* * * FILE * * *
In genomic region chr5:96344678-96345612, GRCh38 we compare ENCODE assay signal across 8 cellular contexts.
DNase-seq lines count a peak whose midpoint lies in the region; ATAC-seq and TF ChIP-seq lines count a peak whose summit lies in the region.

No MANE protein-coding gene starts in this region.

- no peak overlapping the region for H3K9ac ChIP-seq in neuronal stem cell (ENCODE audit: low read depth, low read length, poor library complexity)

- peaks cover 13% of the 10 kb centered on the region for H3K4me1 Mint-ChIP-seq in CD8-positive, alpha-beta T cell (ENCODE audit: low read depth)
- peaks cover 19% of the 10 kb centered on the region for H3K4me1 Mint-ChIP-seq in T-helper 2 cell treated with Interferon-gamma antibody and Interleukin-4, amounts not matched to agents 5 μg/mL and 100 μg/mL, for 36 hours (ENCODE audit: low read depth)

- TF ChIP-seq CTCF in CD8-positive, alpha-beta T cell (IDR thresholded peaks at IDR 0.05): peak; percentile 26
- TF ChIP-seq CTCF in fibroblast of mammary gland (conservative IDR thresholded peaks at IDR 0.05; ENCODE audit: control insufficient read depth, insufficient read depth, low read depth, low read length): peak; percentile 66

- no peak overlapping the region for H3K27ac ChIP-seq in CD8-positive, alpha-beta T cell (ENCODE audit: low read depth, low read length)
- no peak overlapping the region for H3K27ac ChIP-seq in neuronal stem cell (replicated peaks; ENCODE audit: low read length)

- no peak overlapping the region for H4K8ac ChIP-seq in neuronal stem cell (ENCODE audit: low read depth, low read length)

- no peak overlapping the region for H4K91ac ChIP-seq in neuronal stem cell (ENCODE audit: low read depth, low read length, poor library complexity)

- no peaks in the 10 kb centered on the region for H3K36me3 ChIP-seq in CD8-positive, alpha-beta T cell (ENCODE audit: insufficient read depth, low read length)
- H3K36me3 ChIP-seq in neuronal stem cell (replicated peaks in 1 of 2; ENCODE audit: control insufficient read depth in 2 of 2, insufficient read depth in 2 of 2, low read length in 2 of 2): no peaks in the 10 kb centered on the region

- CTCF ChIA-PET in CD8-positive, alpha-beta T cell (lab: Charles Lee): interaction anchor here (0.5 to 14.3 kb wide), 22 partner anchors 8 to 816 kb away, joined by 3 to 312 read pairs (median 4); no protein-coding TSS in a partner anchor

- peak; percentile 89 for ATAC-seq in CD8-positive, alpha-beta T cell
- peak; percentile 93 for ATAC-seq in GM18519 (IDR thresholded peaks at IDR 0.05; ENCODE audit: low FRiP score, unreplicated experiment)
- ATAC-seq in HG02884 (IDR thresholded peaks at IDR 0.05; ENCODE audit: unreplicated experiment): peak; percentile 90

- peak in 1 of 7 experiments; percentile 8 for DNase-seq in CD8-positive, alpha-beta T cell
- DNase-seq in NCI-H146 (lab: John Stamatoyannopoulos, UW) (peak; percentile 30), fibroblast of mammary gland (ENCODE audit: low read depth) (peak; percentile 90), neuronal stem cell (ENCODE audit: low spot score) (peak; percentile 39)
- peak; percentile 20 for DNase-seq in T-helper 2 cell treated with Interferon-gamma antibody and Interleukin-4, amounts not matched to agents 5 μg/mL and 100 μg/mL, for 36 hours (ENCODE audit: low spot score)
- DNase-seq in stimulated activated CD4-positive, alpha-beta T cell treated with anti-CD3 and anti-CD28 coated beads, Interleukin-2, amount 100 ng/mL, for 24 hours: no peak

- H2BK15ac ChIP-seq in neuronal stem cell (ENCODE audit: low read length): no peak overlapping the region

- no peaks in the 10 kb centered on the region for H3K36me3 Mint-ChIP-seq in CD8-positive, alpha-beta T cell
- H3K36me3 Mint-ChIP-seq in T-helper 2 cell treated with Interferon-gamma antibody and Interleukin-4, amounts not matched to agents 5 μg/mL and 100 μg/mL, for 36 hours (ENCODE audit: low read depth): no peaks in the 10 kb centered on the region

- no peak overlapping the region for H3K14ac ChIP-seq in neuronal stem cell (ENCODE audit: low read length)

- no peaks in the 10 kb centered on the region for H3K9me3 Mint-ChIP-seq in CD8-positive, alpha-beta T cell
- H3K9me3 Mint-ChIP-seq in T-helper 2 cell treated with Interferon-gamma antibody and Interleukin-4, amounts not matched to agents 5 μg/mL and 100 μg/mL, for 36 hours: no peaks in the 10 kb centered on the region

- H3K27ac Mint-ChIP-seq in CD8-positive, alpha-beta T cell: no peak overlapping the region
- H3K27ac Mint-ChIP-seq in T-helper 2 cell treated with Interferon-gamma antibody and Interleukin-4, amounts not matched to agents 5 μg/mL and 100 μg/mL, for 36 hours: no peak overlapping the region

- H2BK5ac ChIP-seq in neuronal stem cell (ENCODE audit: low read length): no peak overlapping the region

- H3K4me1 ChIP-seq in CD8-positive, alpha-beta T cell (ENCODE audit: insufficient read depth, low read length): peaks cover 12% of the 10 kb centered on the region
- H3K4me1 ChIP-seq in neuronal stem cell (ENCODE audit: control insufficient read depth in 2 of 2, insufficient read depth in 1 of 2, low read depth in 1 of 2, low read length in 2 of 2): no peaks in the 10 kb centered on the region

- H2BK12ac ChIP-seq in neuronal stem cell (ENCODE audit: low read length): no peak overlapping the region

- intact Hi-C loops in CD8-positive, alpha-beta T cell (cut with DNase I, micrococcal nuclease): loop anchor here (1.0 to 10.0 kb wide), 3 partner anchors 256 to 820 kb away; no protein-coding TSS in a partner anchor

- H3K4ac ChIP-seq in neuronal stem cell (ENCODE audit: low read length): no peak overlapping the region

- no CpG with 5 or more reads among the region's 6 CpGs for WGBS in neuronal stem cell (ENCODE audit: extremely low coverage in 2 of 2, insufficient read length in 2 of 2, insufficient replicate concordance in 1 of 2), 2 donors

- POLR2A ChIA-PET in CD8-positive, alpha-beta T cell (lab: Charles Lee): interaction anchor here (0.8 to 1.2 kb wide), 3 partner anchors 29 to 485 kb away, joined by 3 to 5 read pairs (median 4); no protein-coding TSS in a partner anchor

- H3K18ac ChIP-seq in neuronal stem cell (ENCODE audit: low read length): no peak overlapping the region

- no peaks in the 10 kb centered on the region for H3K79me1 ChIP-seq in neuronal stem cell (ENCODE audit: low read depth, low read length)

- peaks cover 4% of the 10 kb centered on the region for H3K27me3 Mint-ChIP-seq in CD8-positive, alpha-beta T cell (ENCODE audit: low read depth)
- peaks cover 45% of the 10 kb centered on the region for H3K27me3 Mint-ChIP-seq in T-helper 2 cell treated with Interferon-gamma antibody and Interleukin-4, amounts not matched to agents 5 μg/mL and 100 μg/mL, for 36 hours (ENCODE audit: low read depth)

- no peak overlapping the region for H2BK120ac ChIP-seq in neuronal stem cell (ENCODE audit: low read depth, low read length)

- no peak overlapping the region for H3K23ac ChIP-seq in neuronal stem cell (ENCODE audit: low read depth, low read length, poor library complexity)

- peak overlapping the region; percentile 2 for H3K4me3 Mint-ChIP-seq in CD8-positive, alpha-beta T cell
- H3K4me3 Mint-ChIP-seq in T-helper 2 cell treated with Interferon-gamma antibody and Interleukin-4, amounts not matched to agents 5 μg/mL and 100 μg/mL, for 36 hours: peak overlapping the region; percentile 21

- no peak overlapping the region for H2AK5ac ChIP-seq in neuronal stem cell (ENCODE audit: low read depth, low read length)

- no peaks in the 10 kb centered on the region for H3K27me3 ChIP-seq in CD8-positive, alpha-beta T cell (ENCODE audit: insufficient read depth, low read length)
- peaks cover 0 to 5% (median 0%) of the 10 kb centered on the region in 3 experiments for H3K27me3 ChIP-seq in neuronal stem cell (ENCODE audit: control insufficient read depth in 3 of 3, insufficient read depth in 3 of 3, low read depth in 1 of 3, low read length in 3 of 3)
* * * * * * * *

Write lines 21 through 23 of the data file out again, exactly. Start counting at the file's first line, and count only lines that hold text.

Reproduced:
- peak; percentile 20 for DNase-seq in T-helper 2 cell treated with Interferon-gamma antibody and Interleukin-4, amounts not matched to agents 5 μg/mL and 100 μg/mL, for 36 hours (ENCODE audit: low spot score)
- DNase-seq in stimulated activated CD4-positive, alpha-beta T cell treated with anti-CD3 and anti-CD28 coated beads, Interleukin-2, amount 100 ng/mL, for 24 hours: no peak

- H2BK15ac ChIP-seq in neuronal stem cell (ENCODE audit: low read length): no peak overlapping the region